Last week we learned how to become a cybersecurity expert from our Chief Information Security Officer Don Mills. This week, we sat down with Alison Tinker to hear how she got her start in tech and how she excels as a female developer in a male-dominated industry.
Meet Alison Tinker, Software Developer
The roots of her career as a software developer
How has your career evolved to become a software developer?
When I was starting college and even when I was in high school, I never knew anyone who was a web designer. You were either a computer scientist or graphic designer, there was no in-between. But after a couple of years of working as a graphic designer I started to notice a need for web designers. Having made websites since I was in grade school, I was already comfortable with most of the concepts and began to make a career transition.
As my technical skills grew, I became more and more interested in development. After a few web development roles, I made the switch to software developer when joining SingleStone.
What’s challenging you right now project-wise?
I’m on a challenging, fun, and sometimes stressful project with a ton of moving parts. We’re using dozens of different Amazon Web Services, data lakes, and kafka, to name just a few. Even with a decent foundation in these technologies, I still spend part of my work researching how to implement, and then deploying. I enjoy that aspect, though. I like context switching, changing around and getting to learn a lot of different things. On average, I’d say I’m learning at least a dozen new things every day.
The challenges of being a female developer
What’s it like being a female in the tech industry?
It’s a balance. On one hand, you don’t want to be treated differently, but on the other hand, you want people to recognize that the gender ratio is way off. At the same time, you want to fit in, but you want people to recognize the problem – there is a gender disparity.
I think that is something I still struggle with. Trying to be authentic and also trying to fit in. It can be difficult. As a female developer, your biggest concern, IMHO, is wanting to be seen as a peer and included.
At other organizations, I experienced the negative balance. In prior roles, it wasn’t uncommon to be excluded or ignored because my male colleagues felt like they couldn’t relate to me (as a female). Thankfully, at SingleStone it’s been the total opposite. I haven’t had that experience, not one bit. People here are kind and automatically assume we have commonalities based on our shared interest in technology.
Do you feel there’s this pressure to work harder to be acknowledged?
Definitely. Women tend to be quieter. If you’re not the one always talking to show your knowledge, you have to work really hard so that your work is the evidence of your abilities. I think a lot of women feel that there’s the possibility of them not being chosen for a project just because they’re a woman. To combat that, you take on this mentality and pressure of having to be better than the best male team member.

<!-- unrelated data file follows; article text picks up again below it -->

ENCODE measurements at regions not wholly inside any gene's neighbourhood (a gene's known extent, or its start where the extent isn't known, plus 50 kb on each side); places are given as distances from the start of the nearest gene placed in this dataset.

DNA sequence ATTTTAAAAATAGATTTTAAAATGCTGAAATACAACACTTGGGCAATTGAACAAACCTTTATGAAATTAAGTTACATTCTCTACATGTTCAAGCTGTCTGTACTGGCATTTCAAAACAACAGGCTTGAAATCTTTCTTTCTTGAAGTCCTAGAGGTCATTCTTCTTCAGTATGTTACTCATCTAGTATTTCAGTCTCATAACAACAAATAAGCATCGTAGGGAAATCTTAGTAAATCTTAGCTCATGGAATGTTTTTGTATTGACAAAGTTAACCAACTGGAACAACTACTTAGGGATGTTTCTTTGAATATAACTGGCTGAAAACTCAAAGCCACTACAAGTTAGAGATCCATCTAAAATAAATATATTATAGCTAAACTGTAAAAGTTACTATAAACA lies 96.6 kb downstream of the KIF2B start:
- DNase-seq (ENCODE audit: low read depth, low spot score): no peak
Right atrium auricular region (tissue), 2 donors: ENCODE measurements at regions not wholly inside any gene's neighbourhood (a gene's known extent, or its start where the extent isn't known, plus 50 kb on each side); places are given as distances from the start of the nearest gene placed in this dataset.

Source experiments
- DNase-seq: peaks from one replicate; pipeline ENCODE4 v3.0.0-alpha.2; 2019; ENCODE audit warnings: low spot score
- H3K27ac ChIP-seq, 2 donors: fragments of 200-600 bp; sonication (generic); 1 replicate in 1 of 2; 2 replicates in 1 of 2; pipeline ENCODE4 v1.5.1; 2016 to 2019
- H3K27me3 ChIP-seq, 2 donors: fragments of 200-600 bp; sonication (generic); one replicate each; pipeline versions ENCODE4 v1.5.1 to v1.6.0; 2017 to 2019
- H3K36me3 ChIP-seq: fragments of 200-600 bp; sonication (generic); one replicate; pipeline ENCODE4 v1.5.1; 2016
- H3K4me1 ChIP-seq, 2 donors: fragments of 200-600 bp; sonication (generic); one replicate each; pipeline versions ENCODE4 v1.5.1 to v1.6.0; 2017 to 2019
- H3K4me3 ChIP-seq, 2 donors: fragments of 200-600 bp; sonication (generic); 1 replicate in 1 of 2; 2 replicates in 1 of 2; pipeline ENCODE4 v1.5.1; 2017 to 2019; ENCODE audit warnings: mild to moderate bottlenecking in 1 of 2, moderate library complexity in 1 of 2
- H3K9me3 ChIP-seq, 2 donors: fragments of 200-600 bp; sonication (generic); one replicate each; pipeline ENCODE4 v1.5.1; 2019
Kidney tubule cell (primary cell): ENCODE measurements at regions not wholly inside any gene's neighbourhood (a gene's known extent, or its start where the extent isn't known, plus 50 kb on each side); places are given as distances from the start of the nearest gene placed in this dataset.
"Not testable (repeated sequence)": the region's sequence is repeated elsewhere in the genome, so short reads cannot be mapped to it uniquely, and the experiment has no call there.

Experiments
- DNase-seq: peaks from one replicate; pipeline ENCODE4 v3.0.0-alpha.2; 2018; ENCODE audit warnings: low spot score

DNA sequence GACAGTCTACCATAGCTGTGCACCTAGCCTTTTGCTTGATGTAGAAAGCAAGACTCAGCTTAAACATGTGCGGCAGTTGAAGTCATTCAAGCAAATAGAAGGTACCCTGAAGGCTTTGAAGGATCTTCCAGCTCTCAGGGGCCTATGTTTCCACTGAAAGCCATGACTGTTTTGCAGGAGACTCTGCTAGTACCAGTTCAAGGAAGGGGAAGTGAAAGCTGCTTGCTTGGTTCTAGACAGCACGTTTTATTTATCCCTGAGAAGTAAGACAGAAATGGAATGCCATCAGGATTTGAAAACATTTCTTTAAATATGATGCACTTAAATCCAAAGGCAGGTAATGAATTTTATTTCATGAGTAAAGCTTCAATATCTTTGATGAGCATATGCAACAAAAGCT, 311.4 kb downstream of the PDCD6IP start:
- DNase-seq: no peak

What advice do you have for women entering the tech industry?
Practice awareness. You may feel pressured to be less authentic than you want to be in order to succeed, in order to be counted as an equal. I definitely have. You may feel that you need to change your behavior or conform to your environment but retain your authenticity. See and feel what’s going on but hold on to your sense of self.
Be as bold as you have to be. Men are typically good at being heard, sometimes you have to match their enthusiasm. Remember: when in Rome. We’ve been taught it’s rude to interrupt, but if others are doing it, you may have to too. Bring your individuality to everything that you do and stretch your comfort zone to be heard and respected. It can be difficult, but you must speak up.
What’s your advice for someone considering a career in programming?
Over the years coding languages have exploded. It can be really overwhelming, and analysis paralysis is pretty much inevitable, but I do have one trick that’s helped me learn new things.
Find something that you really want to make and learn how to make that instead of trying to figure out what’s the right thing to learn. Don’t focus on what other people are learning. Start by figuring out what you want to build and just learn how to build that thing. You’ll be more motivated by something you’re passionate about.
If you’re ready to have an actual career: practice patience, persistence, and resilience…because you’re going to need it.
What do you like best about SingleStone?
I don’t know if it’s there’s just one thing, but the culture is great. The people are really, really, really great. Everybody’s interested in learning, especially about cutting edge technology. That’s something I did not find at places that I worked at previously. People weren’t as concerned with future tech as they were with just working with what’s always worked.
A lot of the companies I worked for were very slow to adopt new technology and I think that SingleStone is very quick to adopt it after they’ve done the process of assessing if it’s worth using. Cloud is the best example of this, people are still so hesitant to use it at many places. There are so many smart people at SingleStone that are willing to learn the old stuff and the new, it makes working here much more enjoyable.
How do you see gender disparities in tech playing out today? We, at SingleStone, are always looking to hire and foster teams that are diverse, inclusive, and kind. If these sound appealing, please, come join our team.
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